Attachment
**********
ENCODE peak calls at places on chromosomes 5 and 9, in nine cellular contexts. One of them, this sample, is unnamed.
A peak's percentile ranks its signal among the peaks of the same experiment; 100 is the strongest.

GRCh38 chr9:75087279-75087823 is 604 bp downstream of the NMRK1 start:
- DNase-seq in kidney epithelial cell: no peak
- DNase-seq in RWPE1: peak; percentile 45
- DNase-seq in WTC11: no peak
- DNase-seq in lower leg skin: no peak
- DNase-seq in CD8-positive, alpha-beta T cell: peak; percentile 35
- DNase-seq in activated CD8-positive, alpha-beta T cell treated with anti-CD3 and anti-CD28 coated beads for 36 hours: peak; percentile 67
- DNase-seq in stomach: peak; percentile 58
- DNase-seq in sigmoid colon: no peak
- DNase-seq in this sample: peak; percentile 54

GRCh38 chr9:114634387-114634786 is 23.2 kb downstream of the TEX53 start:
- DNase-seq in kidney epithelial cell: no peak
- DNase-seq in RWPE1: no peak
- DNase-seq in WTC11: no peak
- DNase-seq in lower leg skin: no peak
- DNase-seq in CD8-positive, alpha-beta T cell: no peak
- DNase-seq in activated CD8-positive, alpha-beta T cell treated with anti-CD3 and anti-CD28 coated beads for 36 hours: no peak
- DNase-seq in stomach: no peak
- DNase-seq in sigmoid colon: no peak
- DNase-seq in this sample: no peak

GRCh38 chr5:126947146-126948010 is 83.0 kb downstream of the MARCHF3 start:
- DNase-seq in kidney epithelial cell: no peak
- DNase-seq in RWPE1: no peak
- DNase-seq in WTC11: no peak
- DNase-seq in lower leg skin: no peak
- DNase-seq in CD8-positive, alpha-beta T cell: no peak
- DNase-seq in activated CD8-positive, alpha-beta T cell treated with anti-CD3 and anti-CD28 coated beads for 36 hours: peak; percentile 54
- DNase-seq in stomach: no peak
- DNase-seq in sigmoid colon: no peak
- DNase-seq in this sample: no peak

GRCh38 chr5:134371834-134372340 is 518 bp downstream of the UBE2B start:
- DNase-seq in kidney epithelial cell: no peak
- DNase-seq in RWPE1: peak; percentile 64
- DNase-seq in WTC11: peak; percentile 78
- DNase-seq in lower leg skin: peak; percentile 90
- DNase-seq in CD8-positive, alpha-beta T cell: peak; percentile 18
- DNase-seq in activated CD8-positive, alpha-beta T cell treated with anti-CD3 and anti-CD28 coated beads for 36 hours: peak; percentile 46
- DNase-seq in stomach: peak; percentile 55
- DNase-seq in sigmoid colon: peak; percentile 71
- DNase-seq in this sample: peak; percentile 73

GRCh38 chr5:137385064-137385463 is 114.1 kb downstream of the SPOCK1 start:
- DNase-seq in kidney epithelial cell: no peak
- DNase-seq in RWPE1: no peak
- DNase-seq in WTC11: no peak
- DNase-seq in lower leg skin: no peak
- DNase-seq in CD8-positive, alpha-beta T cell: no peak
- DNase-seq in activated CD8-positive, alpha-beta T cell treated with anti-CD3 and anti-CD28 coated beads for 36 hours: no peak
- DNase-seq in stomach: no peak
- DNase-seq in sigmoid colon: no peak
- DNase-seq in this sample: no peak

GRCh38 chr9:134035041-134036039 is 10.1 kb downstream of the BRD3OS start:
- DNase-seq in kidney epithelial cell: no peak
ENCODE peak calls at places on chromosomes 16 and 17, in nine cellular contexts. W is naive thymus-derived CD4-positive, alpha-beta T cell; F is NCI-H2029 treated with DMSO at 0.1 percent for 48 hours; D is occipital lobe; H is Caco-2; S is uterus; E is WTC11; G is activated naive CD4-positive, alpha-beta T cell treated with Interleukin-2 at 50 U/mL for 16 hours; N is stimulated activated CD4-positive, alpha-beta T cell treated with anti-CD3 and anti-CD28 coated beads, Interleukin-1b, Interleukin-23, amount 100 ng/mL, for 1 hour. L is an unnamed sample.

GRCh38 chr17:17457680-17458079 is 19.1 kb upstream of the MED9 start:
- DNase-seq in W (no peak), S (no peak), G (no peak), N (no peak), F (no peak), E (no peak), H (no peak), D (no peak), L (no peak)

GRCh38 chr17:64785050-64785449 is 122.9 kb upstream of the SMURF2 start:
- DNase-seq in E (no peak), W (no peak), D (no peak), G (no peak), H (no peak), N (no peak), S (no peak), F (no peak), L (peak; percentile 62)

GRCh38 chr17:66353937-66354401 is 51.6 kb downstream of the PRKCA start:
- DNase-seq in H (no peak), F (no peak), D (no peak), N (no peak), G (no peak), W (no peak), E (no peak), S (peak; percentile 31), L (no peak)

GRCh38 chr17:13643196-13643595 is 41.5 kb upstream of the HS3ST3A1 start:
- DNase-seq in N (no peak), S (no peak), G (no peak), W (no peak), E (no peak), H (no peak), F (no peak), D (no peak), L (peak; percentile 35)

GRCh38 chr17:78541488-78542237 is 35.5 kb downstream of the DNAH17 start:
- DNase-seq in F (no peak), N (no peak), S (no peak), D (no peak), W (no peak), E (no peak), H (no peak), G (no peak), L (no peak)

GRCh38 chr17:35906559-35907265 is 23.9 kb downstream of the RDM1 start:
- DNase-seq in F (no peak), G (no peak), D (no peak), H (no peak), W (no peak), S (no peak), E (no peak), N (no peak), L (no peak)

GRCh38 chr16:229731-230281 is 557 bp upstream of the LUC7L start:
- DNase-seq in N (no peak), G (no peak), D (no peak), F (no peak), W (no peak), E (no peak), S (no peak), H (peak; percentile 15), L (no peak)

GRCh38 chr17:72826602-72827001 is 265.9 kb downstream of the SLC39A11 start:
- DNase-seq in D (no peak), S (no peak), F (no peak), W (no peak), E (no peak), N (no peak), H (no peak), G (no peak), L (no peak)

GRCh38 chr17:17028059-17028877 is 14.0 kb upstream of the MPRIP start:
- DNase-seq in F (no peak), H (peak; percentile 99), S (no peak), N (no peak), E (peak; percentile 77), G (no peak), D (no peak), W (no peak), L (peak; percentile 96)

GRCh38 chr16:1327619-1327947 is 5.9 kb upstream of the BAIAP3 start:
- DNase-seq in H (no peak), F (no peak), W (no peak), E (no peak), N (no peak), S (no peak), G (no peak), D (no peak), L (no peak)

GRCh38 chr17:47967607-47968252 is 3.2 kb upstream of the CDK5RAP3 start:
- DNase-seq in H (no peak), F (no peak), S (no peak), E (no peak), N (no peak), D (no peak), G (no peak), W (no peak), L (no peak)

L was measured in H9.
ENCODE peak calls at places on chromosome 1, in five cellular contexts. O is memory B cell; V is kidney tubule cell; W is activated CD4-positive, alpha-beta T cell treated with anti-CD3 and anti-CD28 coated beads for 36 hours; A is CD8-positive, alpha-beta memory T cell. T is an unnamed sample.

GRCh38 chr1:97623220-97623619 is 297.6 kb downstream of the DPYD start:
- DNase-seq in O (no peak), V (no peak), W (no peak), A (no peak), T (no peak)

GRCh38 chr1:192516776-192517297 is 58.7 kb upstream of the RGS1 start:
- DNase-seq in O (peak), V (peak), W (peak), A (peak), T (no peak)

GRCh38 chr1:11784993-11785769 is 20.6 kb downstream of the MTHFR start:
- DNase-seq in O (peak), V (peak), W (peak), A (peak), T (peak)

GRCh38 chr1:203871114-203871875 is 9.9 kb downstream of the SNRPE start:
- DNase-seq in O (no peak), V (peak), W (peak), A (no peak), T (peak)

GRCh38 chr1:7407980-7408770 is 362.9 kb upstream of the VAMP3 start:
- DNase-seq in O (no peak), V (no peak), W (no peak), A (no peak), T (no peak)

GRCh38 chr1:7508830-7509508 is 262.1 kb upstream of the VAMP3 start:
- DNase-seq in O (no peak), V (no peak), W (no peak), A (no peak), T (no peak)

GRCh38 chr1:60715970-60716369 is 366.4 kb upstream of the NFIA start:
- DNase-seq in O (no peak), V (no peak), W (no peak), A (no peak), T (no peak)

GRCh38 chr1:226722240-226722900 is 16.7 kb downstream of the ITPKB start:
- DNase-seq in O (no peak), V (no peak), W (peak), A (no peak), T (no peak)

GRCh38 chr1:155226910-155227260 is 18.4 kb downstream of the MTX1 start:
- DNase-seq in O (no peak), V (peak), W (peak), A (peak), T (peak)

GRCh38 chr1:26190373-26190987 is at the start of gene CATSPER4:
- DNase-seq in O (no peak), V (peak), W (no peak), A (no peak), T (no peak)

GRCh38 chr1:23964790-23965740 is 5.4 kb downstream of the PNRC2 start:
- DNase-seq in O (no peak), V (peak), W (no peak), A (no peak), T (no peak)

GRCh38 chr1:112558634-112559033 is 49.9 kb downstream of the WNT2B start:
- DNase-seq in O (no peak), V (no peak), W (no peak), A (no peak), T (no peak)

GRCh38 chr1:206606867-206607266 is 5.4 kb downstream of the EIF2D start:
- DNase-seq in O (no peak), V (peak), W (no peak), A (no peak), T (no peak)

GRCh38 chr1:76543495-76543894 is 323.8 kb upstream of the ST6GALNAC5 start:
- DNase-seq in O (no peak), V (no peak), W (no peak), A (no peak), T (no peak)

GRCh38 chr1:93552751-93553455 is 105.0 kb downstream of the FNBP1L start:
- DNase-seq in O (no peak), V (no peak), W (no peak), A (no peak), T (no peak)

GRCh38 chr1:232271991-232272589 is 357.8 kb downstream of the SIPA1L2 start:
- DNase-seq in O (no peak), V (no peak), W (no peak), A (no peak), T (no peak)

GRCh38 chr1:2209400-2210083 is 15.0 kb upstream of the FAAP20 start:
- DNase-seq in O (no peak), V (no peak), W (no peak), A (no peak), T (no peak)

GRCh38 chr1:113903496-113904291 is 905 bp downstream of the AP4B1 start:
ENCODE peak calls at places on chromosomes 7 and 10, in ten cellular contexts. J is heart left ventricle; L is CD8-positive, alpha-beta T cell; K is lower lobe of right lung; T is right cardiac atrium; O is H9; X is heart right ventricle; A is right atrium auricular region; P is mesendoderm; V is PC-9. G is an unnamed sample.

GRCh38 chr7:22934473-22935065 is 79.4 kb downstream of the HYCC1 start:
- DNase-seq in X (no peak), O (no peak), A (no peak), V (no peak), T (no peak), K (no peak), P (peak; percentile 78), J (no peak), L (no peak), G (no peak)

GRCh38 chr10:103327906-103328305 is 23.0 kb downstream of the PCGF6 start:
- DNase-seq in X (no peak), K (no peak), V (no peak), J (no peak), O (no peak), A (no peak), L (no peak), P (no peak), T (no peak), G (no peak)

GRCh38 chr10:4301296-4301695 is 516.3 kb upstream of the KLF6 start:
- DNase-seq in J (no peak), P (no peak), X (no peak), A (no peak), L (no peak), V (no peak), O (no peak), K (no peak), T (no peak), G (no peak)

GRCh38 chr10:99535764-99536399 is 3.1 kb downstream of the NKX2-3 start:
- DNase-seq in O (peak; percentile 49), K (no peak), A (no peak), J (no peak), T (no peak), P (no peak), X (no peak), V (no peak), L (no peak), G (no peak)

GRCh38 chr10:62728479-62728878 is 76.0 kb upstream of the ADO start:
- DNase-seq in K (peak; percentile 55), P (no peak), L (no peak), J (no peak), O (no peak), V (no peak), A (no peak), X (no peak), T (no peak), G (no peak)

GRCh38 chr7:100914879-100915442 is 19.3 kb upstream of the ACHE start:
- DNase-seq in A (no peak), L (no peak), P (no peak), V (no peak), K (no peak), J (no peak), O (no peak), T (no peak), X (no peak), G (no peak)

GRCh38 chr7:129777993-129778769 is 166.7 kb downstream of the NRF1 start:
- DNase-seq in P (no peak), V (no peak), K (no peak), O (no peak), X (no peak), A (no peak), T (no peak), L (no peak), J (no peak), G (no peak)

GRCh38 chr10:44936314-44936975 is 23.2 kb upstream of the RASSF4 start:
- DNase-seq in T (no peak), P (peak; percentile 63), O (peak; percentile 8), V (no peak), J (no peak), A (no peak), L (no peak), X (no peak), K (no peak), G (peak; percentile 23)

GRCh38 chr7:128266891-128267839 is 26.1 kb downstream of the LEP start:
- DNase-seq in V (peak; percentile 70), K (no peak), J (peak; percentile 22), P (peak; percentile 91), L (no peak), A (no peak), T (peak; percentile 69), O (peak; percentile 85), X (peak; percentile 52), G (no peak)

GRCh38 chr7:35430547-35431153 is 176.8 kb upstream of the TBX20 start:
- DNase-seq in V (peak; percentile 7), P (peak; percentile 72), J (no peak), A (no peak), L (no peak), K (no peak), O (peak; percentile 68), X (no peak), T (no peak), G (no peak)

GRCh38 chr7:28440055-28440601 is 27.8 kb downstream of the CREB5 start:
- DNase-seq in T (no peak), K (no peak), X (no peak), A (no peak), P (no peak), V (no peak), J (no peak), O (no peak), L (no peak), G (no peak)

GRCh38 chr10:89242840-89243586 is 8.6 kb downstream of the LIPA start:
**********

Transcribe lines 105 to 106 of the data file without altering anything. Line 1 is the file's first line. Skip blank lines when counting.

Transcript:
- DNase-seq in O (no peak), V (peak), W (no peak), A (no peak), T (no peak)

GRCh38 chr1:76543495-76543894 is 323.8 kb upstream of the ST6GALNAC5 start: